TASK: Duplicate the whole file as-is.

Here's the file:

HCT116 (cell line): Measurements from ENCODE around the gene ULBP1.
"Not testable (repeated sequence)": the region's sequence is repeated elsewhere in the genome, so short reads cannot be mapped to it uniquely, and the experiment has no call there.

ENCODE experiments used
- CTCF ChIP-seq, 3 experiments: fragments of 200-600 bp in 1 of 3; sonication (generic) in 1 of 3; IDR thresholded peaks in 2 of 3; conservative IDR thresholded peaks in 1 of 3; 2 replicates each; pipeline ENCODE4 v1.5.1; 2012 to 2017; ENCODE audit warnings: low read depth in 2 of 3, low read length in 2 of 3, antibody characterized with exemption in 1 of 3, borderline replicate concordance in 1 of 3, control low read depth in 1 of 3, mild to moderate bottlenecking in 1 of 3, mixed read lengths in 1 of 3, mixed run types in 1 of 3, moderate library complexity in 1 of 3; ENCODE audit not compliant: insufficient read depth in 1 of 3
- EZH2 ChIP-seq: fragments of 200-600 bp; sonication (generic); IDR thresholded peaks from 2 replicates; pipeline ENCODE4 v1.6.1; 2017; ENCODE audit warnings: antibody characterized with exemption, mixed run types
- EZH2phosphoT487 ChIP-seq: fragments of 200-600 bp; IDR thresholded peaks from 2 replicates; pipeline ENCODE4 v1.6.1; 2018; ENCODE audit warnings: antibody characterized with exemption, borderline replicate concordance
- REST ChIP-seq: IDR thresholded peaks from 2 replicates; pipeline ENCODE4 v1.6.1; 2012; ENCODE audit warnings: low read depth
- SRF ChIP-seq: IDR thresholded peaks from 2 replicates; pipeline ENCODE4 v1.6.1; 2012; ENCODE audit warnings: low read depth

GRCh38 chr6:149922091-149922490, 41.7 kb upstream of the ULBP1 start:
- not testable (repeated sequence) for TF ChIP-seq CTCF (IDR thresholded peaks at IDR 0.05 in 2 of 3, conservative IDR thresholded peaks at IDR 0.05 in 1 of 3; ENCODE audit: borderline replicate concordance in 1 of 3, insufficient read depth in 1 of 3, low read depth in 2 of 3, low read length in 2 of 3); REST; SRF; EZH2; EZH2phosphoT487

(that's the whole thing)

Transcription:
HCT116 (cell line): Measurements from ENCODE around the gene ULBP1.
"Not testable (repeated sequence)": the region's sequence is repeated elsewhere in the genome, so short reads cannot be mapped to it uniquely, and the experiment has no call there.

ENCODE experiments used
- CTCF ChIP-seq, 3 experiments: fragments of 200-600 bp in 1 of 3; sonication (generic) in 1 of 3; IDR thresholded peaks in 2 of 3; conservative IDR thresholded peaks in 1 of 3; 2 replicates each; pipeline ENCODE4 v1.5.1; 2012 to 2017; ENCODE audit warnings: low read depth in 2 of 3, low read length in 2 of 3, antibody characterized with exemption in 1 of 3, borderline replicate concordance in 1 of 3, control low read depth in 1 of 3, mild to moderate bottlenecking in 1 of 3, mixed read lengths in 1 of 3, mixed run types in 1 of 3, moderate library complexity in 1 of 3; ENCODE audit not compliant: insufficient read depth in 1 of 3
- EZH2 ChIP-seq: fragments of 200-600 bp; sonication (generic); IDR thresholded peaks from 2 replicates; pipeline ENCODE4 v1.6.1; 2017; ENCODE audit warnings: antibody characterized with exemption, mixed run types
- EZH2phosphoT487 ChIP-seq: fragments of 200-600 bp; IDR thresholded peaks from 2 replicates; pipeline ENCODE4 v1.6.1; 2018; ENCODE audit warnings: antibody characterized with exemption, borderline replicate concordance
- REST ChIP-seq: IDR thresholded peaks from 2 replicates; pipeline ENCODE4 v1.6.1; 2012; ENCODE audit warnings: low read depth
- SRF ChIP-seq: IDR thresholded peaks from 2 replicates; pipeline ENCODE4 v1.6.1; 2012; ENCODE audit warnings: low read depth

GRCh38 chr6:149922091-149922490, 41.7 kb upstream of the ULBP1 start:
- not testable (repeated sequence) for TF ChIP-seq CTCF (IDR thresholded peaks at IDR 0.05 in 2 of 3, conservative IDR thresholded peaks at IDR 0.05 in 1 of 3; ENCODE audit: borderline replicate concordance in 1 of 3, insufficient read depth in 1 of 3, low read depth in 2 of 3, low read length in 2 of 3); REST; SRF; EZH2; EZH2phosphoT487